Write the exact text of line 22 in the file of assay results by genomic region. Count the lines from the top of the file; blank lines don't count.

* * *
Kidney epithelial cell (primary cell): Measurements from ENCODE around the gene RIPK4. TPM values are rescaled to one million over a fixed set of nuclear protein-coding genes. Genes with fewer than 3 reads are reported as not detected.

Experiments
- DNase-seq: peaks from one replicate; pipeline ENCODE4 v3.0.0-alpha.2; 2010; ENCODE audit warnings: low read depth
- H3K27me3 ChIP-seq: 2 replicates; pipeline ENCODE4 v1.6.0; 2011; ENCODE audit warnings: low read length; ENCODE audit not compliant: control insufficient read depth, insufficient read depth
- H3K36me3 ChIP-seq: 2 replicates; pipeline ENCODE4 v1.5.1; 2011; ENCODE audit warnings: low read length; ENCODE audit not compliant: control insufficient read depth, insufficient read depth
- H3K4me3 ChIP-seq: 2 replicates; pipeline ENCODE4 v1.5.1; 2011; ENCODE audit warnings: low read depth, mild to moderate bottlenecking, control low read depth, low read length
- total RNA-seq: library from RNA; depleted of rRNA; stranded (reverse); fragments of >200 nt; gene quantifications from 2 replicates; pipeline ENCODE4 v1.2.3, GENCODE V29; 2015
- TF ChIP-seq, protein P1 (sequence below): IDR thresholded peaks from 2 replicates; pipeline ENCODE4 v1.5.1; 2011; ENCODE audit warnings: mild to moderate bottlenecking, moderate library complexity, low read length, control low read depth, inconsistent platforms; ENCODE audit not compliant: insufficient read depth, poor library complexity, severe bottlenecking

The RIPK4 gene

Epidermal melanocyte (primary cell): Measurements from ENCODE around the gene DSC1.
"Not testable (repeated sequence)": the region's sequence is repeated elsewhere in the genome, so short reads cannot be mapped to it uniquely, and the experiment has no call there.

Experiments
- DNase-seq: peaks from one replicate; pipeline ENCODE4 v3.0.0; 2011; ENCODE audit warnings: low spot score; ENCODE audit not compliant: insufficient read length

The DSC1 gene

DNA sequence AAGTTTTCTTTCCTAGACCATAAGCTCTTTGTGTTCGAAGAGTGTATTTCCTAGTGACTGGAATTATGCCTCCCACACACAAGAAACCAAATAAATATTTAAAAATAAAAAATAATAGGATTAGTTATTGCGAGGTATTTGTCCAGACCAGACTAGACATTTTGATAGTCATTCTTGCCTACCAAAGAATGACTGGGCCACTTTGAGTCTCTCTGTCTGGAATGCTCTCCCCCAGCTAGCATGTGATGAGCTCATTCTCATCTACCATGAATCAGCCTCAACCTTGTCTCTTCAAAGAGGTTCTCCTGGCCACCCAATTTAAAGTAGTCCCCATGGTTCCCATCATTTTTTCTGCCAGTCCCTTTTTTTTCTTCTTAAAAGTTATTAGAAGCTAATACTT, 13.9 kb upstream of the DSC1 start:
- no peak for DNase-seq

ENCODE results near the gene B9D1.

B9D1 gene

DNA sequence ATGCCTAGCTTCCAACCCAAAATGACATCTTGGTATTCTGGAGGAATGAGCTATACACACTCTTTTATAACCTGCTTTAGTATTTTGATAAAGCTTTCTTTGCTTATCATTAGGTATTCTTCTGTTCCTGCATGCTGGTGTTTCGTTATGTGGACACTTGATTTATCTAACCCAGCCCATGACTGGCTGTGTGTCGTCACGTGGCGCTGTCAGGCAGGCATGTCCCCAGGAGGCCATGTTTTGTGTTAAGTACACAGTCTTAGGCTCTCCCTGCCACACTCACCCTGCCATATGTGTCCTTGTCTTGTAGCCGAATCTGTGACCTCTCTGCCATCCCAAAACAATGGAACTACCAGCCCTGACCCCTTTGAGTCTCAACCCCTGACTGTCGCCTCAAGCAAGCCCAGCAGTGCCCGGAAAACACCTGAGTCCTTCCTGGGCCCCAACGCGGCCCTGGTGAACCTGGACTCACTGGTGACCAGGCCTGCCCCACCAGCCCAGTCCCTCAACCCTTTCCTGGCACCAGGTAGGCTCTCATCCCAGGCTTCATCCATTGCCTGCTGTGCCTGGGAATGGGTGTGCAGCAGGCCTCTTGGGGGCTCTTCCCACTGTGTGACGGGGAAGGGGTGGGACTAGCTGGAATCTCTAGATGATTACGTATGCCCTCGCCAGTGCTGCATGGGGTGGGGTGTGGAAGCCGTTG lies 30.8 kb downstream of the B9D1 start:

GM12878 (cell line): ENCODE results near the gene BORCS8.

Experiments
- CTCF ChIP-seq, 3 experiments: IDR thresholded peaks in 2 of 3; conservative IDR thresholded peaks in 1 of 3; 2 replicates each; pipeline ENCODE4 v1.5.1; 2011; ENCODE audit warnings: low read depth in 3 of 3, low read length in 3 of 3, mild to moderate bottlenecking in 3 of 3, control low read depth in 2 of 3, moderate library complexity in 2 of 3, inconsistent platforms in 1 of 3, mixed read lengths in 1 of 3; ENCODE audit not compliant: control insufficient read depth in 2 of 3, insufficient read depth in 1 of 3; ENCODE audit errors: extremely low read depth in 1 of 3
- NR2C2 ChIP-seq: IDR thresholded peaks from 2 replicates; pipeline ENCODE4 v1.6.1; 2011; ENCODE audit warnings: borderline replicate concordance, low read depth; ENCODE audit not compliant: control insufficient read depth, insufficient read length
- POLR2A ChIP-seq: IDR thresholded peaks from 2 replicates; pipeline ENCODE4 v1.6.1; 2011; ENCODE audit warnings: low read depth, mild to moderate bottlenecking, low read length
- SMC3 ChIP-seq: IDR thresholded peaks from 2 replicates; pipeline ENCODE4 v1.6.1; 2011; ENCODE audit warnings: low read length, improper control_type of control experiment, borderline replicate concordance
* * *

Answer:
- CTCF ChIP-seq, 3 experiments: IDR thresholded peaks in 2 of 3; conservative IDR thresholded peaks in 1 of 3; 2 replicates each; pipeline ENCODE4 v1.5.1; 2011; ENCODE audit warnings: low read depth in 3 of 3, low read length in 3 of 3, mild to moderate bottlenecking in 3 of 3, control low read depth in 2 of 3, moderate library complexity in 2 of 3, inconsistent platforms in 1 of 3, mixed read lengths in 1 of 3; ENCODE audit not compliant: control insufficient read depth in 2 of 3, insufficient read depth in 1 of 3; ENCODE audit errors: extremely low read depth in 1 of 3